Gyro’clock Firmware 2

Okay so today we will talk about the real time clock (RTC) module. The job of this module is obviously to keep track of time, for real. So what’ the big deal, use the Arduino Time library right? Sure you can use it but you will drift away from real time pretty fast. This is because the Time library uses the internal RC oscillator (If you got a standalone 8 MHz Arduino like I do) for clock pulses. RC oscillators aren’t that accurate. I have seen drifts of 15 min/day using the internal RC oscillators, which is pretty bad. Also if we are using the microcontroller to count the ticks, we have to keep in mind that it also has to do other stuff like reading the accelerometer data from the MMA8452. So these things add small delays which ultimately adds up to big ones. The best solution to this is to have a dedicated RTC module.

Did you know that ATmega328p has a built-in RTC module? Awesome!! This means we don’t have to buy one and that saves money. The only thing we have to buy is a 32.768 kHz crystal. You’ll see why we picked that particular number for this in a bit. The RTC module uses the asynchronous timer2 counter of the ATmega328p. Asynchronous simply means that it doesn’t use the system clock to run its timer. The timer basically gets clicked externally by our crystal. So first we have to configure the Timer2 to run in asynchronous mode:

 //disable Timer2 interrupts
 TIMSK2 = 0;
 //enable asynchronous mode
 ASSR = (1<<AS2);

We disable Timer2 interrupts while we update the timer since we don’t want it to trip at the wrong time. Next the datasheet (page 155) tells us that when switching the timer mode from synchronous to asynchronous or vice versa the timer counter value (TCNT2 register) might get corrupted. To ensure that it isn’t corrupted we initialize the counter value to 0:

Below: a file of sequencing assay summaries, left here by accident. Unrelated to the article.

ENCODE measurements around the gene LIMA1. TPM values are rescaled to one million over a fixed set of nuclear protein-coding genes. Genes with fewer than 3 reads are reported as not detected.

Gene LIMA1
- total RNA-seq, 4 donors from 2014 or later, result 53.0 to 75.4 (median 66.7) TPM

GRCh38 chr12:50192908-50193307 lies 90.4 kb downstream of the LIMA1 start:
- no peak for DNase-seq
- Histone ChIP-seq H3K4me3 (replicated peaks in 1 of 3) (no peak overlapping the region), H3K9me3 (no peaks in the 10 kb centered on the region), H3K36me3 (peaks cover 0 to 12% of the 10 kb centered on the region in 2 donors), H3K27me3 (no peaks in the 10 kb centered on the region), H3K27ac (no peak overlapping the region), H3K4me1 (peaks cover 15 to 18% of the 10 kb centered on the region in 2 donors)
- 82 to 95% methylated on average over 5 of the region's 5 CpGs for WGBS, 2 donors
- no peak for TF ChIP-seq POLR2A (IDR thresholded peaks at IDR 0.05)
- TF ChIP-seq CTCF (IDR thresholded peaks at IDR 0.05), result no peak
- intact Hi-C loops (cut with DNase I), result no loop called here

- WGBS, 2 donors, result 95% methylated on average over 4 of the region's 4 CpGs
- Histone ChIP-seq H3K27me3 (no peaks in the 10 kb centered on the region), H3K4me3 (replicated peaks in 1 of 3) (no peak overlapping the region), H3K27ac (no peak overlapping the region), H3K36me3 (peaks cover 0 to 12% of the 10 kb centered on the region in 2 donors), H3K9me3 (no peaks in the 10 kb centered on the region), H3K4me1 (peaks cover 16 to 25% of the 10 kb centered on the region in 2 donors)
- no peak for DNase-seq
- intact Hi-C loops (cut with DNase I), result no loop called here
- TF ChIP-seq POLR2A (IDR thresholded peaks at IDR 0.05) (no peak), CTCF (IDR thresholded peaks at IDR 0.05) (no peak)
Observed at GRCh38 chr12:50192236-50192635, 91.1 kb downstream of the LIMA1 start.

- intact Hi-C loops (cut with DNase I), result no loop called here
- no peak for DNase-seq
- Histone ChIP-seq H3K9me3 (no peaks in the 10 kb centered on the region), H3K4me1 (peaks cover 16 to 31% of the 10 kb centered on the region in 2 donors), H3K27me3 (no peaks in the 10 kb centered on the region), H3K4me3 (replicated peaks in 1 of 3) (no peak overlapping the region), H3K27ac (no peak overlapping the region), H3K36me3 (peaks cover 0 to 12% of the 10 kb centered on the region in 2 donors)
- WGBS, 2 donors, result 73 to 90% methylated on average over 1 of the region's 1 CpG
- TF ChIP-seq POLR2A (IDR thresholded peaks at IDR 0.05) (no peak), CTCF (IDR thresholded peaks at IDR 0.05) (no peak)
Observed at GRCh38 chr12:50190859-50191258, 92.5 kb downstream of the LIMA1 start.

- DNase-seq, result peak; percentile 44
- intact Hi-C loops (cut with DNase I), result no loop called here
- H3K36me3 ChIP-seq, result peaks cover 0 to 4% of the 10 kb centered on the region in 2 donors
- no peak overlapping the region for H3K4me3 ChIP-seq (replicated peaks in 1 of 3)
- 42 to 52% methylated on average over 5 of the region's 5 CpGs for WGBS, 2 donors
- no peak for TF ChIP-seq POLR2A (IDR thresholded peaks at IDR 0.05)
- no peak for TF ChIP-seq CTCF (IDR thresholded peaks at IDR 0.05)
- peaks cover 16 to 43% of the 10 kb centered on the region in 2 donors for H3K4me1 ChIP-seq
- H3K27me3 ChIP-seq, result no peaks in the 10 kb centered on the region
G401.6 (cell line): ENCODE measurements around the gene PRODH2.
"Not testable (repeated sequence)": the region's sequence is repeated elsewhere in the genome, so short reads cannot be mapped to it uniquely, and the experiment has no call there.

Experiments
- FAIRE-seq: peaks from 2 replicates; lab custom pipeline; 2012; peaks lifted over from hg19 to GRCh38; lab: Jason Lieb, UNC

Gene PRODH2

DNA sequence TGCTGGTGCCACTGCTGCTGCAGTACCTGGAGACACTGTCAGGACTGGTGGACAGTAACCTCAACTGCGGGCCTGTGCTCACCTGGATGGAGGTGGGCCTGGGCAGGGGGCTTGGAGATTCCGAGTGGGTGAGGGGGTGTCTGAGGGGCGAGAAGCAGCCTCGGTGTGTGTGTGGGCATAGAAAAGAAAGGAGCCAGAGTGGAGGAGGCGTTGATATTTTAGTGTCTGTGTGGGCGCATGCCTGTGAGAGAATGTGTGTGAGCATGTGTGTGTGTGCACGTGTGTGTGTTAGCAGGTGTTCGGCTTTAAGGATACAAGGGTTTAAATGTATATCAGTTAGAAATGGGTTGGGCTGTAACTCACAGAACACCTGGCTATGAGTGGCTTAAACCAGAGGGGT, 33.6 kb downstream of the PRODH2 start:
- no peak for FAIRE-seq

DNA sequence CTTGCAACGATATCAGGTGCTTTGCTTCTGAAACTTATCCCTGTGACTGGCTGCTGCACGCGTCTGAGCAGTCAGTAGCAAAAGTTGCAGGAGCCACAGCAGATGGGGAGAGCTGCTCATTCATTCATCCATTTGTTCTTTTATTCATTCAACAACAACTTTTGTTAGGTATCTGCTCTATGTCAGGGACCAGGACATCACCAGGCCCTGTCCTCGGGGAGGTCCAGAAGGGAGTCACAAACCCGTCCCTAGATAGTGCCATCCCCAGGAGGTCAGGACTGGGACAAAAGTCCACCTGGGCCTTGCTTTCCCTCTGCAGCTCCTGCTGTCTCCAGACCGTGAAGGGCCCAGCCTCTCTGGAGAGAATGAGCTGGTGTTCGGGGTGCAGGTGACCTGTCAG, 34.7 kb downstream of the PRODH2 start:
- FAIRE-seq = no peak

//set initial counter value
 TCNT2 = 0;

Next comes the selection of the clock pre-scalar. We have a crystal that oscillates at 32.768 kHz. So a pulse from the crystal comes every 30.518 us and increments our 8-bit timer counter by 1. At this rate our counter will overflow at every 7.8125 ms. But what if we can get this counter to overflow at exactly 1 second instead? If we pre-scaled the clock pulses from the crystal by 128, now we get a clock pulse at a rate of 32.768 kHz / 128 = 256 Hz. And guess what? Our 8-bit counter (256 values) will overflow in exactly 1 second. We can only select certain pre-scalar values (8, 32, 64, 128, 256 or 1024) and that’s why we chose a 32.768 kHz crystal.

By experimentation I found a small caveat. When using a stand alone Arduino with the internal 8 MHz crystal, all the time related things seem to run twice as slow. So instead of pre-scalling the clock by 128 I had to use a pre-scallar of 64 to get the 1 second timer overflow.  And we set the timer2 clock pre-scallar like this:

 //set pre-scaller to 64
 TCCR2B |= (1<<CS22);
 //wait for registers to update
 while(ASSR & ((1<<TCN2UB)|(1<<TCR2BUB)));
 //clear existing interrupt flags if any
 TIFR2 = (1<<TOV2);
 //enable overflow interrupt
 TIMSK2 = (1<<TOIE2);
 //enable global interrupt

That’s it! our RTC is now set. Now we will get a Timer2 overflow interrupt every second. All that is left to do is to implement the Timer2 interrupt function to keep track of the seconds.

 if(seconds == 60)
  seconds = 0;
  if(minutes == 60)
   minutes = 0;
   if(hours == 24)
    hours = 0;

The interrupt function is self explanatory. Now to a very important advantage of using the RTC module instead of the system clock; Since we only need to know when the Timer2 counter overflows, we can sleep in between! In Idle mode we nap for a whole second, wake up, update the counter, and go back to sleep again. This activity extends our battery life significantly compared to using the system clock to keep track of time.

ATmega328p implements several sleep modes, but with the RTC module running we can only implement the power-save sleep mode. And we can configure the power-save sleep mode like this:

//shutdown ADC
 PRR |= (1<<PRADC);
 //shutdown analog comparator
 ACSR |= (1<<ACD);
 //turn off watchdog timer
 MCUSR &= ~(1<<WDRF);
 WDTCSR |= (1<<WDCE) | (1<<WDE);
 WDTCSR = 0x00;